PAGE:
Cruise Line Reviewed Case, Said Staff Was Proper and Professional

Holland America has issued a statement to "acknowledge that procedures needed to be reviewed and changed" following the death of Don Bryce aboard their Mediterranean-bound ship.

Don and his wife, Marlene, were traveling to celebrate Don's retirement. But what was supposed to be the trip of a lifetime ended tragically 12 days into their vacation when Don died on the floor of their cabin.

According to onboard records, after Don fell ill eight days into their trip his wife repeatedly asked for help. Marlene said that the lack of care her husband received from the ship's medical staff ultimately resulted in Don's death. Click here to read their story.

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Holland America said the medical staff was in frequent contact with the Bryces and did nothing wrong. "We have determined the medical staff acted in a proper and professional manner," it stated.

In a separate statement given to ABC News, Holland America said that "In most instances, medical staff can support, comfort and care for patients who suddenly become ill on board."

They said that they have apologized to Marlene Bryce and have set up an office in Seattle that trains staff "how to handle tragic events and offers professional support and guidance."

Holland America also stated that each cruise ship has one physician and at least two to four registered nurses, in addition to equipment to address "most emergencies and routine medical procedures."

The full statement that Holland America made to ABC News is printed below.

"At Holland America Line the health and safety of our guests and crew is our highest priority. The on-board medical center maintains regular hours daily from 8 a.m. to 6 p.m. The medical officers respond to on-board emergencies 24 hours a day.

"Every cruise is staffed with one passenger physician and medical officers—2 to 4 registered nurses and one crew physician — available for emergencies 24 hours a day. Acknowledged as an industry leader in cruise medicine, Holland America Line carefully screens applicants for shipboard medical staff positions: passenger physicians and nurses must be American- or Canadian-trained and licensed and experienced in emergency medicine.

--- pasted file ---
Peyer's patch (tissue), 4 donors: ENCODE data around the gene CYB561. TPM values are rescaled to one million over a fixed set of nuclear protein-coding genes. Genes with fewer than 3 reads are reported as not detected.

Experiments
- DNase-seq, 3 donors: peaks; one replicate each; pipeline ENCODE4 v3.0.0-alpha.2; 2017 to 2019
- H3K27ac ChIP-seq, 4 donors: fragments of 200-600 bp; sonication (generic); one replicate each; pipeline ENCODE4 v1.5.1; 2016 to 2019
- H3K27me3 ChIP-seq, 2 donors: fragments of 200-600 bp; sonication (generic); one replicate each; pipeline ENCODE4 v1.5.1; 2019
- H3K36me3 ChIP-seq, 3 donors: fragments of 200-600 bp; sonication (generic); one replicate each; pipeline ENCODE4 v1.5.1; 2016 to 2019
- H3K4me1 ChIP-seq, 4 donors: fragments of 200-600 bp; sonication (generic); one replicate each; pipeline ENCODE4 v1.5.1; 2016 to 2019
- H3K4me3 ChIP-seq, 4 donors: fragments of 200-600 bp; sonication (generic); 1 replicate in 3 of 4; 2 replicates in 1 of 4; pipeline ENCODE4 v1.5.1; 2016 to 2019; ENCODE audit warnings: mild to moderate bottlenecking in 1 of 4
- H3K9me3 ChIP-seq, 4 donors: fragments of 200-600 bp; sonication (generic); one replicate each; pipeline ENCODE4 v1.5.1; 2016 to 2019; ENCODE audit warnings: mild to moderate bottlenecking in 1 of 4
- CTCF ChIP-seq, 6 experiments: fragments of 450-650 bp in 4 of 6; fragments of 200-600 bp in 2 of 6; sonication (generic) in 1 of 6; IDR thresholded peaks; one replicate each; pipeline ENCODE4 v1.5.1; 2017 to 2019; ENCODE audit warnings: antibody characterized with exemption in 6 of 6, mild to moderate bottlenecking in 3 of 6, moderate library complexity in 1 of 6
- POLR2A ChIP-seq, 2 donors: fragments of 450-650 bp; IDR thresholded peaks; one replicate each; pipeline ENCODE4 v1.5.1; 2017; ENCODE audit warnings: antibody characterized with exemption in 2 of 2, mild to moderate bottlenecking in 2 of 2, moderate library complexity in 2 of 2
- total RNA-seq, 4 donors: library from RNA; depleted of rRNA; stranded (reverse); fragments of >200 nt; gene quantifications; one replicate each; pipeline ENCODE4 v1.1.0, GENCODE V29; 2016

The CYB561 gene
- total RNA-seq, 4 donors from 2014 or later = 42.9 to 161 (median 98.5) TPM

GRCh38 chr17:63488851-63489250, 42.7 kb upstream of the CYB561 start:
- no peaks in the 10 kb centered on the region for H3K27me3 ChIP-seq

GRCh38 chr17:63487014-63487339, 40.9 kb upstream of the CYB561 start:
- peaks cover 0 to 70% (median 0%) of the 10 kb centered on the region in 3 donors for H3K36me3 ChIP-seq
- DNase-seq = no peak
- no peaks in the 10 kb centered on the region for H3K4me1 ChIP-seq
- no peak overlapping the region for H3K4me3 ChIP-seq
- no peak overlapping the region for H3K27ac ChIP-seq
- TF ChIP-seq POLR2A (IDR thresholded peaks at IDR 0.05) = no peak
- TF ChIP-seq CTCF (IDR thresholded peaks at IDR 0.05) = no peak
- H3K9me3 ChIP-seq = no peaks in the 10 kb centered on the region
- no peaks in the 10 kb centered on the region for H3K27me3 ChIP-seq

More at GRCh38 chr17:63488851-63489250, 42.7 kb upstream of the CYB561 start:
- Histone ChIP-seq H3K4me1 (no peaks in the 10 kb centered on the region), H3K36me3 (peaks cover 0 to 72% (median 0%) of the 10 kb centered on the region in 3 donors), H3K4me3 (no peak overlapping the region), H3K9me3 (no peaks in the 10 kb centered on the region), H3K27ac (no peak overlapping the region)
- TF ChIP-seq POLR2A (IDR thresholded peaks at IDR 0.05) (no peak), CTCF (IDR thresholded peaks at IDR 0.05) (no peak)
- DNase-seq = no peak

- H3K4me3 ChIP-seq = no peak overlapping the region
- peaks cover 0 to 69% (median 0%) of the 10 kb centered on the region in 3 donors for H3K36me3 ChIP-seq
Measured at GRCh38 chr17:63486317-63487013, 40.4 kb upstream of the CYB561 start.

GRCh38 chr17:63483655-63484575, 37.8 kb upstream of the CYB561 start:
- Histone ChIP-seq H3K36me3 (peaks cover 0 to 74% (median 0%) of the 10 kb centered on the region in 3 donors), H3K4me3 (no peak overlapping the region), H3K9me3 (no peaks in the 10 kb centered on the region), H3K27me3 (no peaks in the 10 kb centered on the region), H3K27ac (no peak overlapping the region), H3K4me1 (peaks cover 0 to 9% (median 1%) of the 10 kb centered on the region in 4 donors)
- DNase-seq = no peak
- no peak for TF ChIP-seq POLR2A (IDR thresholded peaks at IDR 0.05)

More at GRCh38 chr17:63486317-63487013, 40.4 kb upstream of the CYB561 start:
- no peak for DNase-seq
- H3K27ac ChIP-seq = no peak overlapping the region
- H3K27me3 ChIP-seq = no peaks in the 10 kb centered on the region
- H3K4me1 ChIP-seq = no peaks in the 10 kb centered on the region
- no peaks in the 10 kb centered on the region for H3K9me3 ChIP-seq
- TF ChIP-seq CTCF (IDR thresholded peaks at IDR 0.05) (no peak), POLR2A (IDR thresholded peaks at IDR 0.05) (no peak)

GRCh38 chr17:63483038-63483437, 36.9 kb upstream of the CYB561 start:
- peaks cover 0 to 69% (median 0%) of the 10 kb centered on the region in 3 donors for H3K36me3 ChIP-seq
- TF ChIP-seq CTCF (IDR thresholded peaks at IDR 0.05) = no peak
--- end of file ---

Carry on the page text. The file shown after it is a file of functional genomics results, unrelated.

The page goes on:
"Nurses must have a minimum of four years of recent active nursing experience in emergency or critical care; crew physicians are trained and board-certified in the Philippines. All medical staff are certified in advanced cardiac life support.

"Each Holland America Line ship has a medical center carrying much of the standard equipment found in North American hospital emergency departments. While not a full-service hospital, the onboard medical center accommodates most emergencies and routine medical procedures.

"The medical center has an examination room, capabilities to perform simple laboratory tests, an X-ray machine, one isolation bed, an intensive care unit with one bed, and one or two additional beds. A pacemaker, defibrillator, cardiac monitor, electrocardiogram machine, ventilator, oxygen and suction unit are included in the medical center's mini-intensive care unit.

"The attached fact sheet has more information on our medical procedures.

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